An ideas site for network intelligence

Ransomware: Lurking on Defended Networks

Spiceworks post on RansomewareA post on A Spiceworks community post demonstrated that a network with at least pretty-good defenses could nonetheless infected with ransomware. It’s a sobering reminder that is best read by users responsible for patching their own machines, or by admins responsible for keeping workstations current across their network.


Unclassified State Department Servers Breached

US State Department logoFollowing an earlier AP story, the NY Times reported that the US State Department had been added to a list of government agencies attacked in recent weeks. Attribution has been difficult, with NOAA and Post Office hacks apparently originating in China, with a White House breach thought to be the work of Russians. Other outlets report that State Department mail servers worldwide will be shutdown until security patches (of some sort) are implemented. It case it wasn’t made clear, the Fox station  in Boston reminded readers that it was State’s worldwide unclassified system that was affected.

An old principle is at work: economies of scale from centralization can lead to increased risk.

Chinese Govt Engineers Thought Behind USPS Breach

USPS Post Office Box

According to the Washington Post, Chinese government engineers are suspected of breaching U.S. Postal Service computer networks. While credit card and financial data was not compromised, sources said, the Post wrote that “The compromised data included names, dates of birth, Social Security numbers, addresses, dates of employment and other information . . .The data of every employee were exposed.”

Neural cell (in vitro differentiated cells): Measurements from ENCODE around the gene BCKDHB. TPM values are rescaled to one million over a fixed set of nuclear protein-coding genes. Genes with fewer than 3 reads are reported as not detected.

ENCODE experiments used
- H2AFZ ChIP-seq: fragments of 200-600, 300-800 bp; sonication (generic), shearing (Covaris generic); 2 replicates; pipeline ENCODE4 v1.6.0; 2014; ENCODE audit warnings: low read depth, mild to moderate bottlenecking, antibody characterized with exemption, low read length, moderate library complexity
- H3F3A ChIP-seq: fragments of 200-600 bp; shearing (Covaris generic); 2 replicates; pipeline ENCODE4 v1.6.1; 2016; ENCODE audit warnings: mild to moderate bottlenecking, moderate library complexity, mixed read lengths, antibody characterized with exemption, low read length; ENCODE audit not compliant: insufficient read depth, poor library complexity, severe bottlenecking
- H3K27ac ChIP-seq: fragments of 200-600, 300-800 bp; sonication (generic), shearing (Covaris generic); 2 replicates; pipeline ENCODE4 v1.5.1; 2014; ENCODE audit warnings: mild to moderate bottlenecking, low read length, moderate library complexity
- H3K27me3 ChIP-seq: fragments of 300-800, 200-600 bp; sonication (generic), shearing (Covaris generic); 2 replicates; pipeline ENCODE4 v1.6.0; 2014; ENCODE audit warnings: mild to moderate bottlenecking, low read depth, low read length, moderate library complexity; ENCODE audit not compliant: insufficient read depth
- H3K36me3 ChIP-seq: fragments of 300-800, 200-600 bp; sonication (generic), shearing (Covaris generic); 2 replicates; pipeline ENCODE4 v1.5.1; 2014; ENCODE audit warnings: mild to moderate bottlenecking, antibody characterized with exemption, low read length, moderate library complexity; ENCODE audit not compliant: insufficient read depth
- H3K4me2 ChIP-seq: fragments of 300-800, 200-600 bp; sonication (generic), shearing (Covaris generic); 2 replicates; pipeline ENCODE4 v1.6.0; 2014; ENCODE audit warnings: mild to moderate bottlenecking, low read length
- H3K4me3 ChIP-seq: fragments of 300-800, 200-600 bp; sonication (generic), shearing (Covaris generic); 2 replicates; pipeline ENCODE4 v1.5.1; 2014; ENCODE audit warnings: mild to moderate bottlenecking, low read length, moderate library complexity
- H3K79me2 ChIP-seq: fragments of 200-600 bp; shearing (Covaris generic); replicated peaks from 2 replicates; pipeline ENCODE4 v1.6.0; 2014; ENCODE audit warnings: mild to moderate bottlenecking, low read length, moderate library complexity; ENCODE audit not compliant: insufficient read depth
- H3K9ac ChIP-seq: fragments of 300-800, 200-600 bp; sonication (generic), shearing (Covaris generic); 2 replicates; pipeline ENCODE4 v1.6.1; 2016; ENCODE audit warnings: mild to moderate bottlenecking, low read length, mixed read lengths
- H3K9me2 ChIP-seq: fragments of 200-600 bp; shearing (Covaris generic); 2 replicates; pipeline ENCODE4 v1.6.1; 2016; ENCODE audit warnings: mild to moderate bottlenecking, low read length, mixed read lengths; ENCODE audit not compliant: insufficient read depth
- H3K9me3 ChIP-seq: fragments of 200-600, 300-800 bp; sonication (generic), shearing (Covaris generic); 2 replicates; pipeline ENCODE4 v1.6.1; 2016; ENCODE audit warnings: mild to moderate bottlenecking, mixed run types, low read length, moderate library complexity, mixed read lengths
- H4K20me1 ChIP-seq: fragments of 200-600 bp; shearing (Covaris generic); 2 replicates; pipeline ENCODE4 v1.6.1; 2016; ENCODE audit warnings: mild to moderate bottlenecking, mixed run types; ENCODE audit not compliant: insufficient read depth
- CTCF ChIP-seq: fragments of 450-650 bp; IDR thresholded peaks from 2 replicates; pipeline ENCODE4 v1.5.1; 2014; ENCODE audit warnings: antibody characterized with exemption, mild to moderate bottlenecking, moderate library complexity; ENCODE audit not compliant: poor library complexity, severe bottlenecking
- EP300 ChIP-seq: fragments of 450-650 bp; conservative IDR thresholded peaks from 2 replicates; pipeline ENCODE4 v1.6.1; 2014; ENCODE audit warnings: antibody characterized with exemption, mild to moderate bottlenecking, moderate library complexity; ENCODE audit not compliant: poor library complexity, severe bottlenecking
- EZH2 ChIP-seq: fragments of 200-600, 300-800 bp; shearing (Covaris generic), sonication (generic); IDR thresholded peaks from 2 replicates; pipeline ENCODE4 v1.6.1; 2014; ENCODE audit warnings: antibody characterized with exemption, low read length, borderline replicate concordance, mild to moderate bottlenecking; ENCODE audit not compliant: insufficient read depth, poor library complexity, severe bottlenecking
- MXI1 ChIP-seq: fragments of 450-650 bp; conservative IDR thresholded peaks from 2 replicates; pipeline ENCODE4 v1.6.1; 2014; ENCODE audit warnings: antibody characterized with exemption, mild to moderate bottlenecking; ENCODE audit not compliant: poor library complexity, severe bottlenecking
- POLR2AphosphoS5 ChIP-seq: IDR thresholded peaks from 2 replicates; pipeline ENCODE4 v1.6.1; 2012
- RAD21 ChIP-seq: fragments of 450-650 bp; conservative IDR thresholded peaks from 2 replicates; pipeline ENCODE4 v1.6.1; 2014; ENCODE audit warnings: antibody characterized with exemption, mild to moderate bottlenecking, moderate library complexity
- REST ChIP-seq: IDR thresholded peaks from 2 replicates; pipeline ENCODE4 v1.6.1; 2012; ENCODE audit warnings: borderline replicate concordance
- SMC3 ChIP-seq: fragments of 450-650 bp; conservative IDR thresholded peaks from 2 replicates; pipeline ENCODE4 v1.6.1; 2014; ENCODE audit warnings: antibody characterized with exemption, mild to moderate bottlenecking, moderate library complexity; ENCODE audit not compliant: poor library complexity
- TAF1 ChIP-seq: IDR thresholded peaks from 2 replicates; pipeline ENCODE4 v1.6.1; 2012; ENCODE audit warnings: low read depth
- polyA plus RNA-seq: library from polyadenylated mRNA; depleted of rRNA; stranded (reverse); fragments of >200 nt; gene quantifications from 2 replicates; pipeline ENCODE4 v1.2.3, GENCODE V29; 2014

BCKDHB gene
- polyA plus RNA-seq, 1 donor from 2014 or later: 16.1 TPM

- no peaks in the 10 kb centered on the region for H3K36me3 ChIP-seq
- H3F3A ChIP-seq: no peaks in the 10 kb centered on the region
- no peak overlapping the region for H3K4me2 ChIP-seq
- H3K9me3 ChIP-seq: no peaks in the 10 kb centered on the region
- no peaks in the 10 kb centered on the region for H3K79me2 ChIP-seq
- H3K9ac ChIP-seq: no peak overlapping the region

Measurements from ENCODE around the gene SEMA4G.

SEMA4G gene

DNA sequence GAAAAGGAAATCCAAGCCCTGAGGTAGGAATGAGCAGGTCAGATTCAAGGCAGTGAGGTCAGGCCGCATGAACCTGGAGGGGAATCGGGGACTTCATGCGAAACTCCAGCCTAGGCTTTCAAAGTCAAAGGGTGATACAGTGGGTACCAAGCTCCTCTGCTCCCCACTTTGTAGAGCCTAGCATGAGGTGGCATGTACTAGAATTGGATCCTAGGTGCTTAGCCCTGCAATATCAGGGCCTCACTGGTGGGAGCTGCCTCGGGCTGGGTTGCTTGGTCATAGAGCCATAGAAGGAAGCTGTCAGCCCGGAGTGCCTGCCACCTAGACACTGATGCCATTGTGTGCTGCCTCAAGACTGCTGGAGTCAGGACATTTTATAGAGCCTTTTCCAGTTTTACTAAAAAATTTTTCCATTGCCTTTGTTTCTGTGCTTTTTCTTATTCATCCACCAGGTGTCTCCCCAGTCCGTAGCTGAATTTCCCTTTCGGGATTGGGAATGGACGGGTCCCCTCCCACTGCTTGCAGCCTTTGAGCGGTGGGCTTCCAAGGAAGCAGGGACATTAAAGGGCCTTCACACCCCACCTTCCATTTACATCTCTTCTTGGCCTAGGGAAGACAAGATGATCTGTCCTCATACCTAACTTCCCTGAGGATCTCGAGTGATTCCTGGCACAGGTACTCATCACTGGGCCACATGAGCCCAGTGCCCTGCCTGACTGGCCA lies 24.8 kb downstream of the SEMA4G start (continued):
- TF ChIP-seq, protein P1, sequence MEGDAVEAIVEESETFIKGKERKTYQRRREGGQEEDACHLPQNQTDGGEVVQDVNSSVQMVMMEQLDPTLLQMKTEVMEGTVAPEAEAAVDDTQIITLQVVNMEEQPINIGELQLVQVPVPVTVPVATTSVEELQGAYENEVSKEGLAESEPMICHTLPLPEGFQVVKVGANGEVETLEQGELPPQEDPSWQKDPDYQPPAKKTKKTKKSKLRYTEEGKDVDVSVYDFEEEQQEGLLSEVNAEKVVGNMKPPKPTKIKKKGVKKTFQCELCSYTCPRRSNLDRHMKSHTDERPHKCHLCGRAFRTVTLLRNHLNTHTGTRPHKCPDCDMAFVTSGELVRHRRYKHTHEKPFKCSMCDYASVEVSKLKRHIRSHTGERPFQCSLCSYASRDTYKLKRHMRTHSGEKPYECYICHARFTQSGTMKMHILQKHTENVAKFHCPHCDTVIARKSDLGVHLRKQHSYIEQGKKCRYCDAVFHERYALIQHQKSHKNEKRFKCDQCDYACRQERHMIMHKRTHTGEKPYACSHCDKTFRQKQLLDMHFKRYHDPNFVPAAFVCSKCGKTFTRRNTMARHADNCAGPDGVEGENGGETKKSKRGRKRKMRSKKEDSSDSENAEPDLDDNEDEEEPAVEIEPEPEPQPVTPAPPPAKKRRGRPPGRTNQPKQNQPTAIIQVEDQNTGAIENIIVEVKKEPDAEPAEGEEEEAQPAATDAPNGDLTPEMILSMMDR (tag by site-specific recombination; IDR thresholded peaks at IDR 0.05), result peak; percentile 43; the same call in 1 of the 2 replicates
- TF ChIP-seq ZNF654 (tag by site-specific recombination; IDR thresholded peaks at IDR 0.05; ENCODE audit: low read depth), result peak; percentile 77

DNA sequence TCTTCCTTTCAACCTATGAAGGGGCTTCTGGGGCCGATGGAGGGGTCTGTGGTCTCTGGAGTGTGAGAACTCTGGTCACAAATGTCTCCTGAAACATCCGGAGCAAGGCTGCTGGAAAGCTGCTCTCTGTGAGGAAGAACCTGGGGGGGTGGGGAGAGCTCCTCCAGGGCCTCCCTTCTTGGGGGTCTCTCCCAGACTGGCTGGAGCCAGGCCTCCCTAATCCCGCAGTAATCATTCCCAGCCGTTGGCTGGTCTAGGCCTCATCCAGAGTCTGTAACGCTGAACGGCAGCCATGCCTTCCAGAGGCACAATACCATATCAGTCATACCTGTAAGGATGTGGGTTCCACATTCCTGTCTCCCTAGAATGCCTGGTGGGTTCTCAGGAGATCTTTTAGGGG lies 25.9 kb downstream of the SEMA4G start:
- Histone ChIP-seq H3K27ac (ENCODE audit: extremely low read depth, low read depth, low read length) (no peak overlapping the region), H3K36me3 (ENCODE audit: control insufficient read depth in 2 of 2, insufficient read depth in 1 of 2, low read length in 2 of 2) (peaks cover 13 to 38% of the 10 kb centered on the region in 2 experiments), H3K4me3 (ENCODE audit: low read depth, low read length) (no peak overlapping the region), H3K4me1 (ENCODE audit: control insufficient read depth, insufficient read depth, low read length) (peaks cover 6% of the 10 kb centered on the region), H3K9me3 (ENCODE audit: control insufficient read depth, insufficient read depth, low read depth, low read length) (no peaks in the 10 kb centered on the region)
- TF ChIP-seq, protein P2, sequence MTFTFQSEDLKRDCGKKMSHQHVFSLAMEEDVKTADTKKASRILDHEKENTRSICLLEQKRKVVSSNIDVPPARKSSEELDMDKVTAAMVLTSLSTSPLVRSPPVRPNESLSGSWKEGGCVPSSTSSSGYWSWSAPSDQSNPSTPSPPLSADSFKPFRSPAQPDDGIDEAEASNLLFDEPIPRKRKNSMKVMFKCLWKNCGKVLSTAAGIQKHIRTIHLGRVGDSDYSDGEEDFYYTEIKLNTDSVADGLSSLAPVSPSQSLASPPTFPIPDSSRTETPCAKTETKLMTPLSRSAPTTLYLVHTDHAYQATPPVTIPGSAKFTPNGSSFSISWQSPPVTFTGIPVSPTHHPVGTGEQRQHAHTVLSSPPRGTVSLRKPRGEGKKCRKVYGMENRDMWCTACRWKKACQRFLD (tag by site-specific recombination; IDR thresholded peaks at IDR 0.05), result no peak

Previous attacks thought to be of Chinese origin had been conducted against the Office of Personnel Management and, just last August, against a US government contractor responsible for conducting background security checks.

Big Data Environmental Impact Study? Case of Commuter Rail Onboard Cameras

Newspaper editorial image

MTA Onboard Camera Proposal: Editorial by Mike Barry

Whether you agree or disagree with the idea of cameras on commuter rail, it’s a fair question to speculate whether the agency overseeing the potential plan has done a thorough job of considering its implications. While this editorial by Mike Barry questions the plan’s efficacy and expense, broader questions of security, privacy and systems management should also be addressed.

The Long Island Rail Road is part of the largest commuter rail system in North America. Its public oversight is performed by the Metropolitan Transit Authority, whose officials are familiar with environmental impact studies mandated for station rennovation projects and construction efforts like the current $8B East Side Access project.

The impact of rolling out onboard cameras, depending of course on the scope and numerous other details, could be significant. Because of Big Data Variety, the cameras could be used to track individuals and employees. Using additional data from ticket machines and station surveillance cameras, the precise itineraries of some passengers could be inferred. How would individual privacy be protected? How would the huge archive of video footage be preserved, archived, protected? Who would be given access to the video streams? What training would be given to users of the data? What legacy systems would be impacted? What are the implications for passenger, employee, infrastructure forensics?

There are numerous questions like these to be considered — so many that a study analogous to an Environmental Impact Study might be needed. For lack of a less clumsy term, call it a Big Data Impact Study.

As the Internet of Things (#IoT) takes hold across previously anonymous aspects of living, such impact studies could prove to be one the important ways to protect privacy and to implement sometimes disregarded aspects of security and risk management.

Slow Pace of Forensics Dogs JPMorgan Chase Cyberattack Postmortem

Dealbook logo New York Times logo

Dealbook by New York Times